• June 19, 2024

Retailers Face Civil Money Penalties

 Retailers Face Civil Money Penalties

The retailers selling illegal flavored disposable vapes are under scrutiny. The U.S. Food and Drug Administration issued complaints for civil money penalties (CMPs) against 22 retailers for the illegal sale of Elf Bar/EB Design.

The FDA previously warned each retailer in the form of a warning letter to stop selling unauthorized tobacco products, according to the agency. During follow-up inspections, the FDA observed the retailers had not corrected the violations, which resulted in the civil money penalty actions. 

“The FDA has been abundantly clear that we are committed to using the full scope of our authorities, as appropriate, to hold those who break the law accountable,” said Brian King, director of the FDA’s Center for Tobacco Products (CTP). “These retailers were duly warned of what could happen if they failed to correct their violations. They chose inaction and will now face the consequences.”

The complaints seek the maximum civil money penalty of $19,192 for a single violation from each retailer. While the FDA has issued civil money penalty complaints to retailers for selling unauthorized tobacco products in the past, this is the first time the agency is seeking CMPs for the maximum amount against retailers for selling illegal flavored disposable vapes.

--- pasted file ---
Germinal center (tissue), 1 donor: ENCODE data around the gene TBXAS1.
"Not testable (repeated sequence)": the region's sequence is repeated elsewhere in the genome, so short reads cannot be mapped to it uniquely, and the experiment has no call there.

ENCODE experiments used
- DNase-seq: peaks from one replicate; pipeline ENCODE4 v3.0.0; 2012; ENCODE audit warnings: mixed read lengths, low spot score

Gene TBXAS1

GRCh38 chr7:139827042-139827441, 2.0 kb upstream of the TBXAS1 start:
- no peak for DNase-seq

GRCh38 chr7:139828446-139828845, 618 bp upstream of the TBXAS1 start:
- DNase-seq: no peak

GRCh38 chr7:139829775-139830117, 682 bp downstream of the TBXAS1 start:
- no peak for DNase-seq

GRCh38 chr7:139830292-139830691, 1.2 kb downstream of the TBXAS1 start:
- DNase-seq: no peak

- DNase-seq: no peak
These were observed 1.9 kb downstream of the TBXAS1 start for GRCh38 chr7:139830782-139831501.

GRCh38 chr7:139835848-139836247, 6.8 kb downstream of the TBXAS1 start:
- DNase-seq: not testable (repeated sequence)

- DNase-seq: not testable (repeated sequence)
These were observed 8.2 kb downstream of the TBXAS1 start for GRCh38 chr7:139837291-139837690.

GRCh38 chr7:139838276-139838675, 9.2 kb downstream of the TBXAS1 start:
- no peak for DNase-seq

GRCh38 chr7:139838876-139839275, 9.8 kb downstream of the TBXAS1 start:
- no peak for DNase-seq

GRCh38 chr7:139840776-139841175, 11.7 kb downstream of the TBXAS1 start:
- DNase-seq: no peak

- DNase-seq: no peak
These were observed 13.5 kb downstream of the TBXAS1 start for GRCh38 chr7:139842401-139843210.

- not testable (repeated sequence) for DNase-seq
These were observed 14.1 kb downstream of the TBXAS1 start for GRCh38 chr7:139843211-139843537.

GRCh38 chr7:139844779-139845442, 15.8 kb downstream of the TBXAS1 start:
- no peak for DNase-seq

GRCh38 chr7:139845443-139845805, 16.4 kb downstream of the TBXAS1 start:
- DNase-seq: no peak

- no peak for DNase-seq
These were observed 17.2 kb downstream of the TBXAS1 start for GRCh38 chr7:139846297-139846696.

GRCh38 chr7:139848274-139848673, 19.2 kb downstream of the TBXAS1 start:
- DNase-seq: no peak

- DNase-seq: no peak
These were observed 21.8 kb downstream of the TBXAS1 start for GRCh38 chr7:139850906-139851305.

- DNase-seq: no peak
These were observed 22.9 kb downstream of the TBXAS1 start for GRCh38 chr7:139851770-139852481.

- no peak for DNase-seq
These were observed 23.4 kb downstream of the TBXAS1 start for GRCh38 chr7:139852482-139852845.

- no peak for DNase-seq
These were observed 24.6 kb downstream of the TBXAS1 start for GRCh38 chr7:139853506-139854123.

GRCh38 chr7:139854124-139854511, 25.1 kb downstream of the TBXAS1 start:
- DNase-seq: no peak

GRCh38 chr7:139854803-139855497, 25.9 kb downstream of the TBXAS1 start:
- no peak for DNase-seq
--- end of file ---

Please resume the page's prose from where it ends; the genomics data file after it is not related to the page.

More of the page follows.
The retailers can pay the penalty, enter into a settlement agreement, request an extension of time to file an answer to the complaint or file an answer and request a hearing. Those that do not take action within 30 days after receiving the complaint risk a default order imposing the full penalty amount.

Courtesy: US FDA

In addition to the CMP complaints, today the FDA announced an additional 168 warning letters to brick-and-mortar retailers for illegally selling Elf Bar/EB Design products. These warning letters were the result of a coordinated nationwide retailer inspection effort conducted throughout the month of August, according to the agency.

Warning letter recipients have 15 working days to respond with the steps they have taken to correct the violation and ensure compliance with the law. Failure to promptly correct the violations can result in additional FDA actions such as injunction, seizure or civil money penalties.

“We continue to monitor closely all those in the supply chain, including retailers, for compliance with federal law,” said Ann Simoneau, director of the Office of Compliance and Enforcement in the CTP. “This includes follow-up inspections and surveillance of those who have received a warning letter, and taking additional action, as appropriate, to enforce the law.”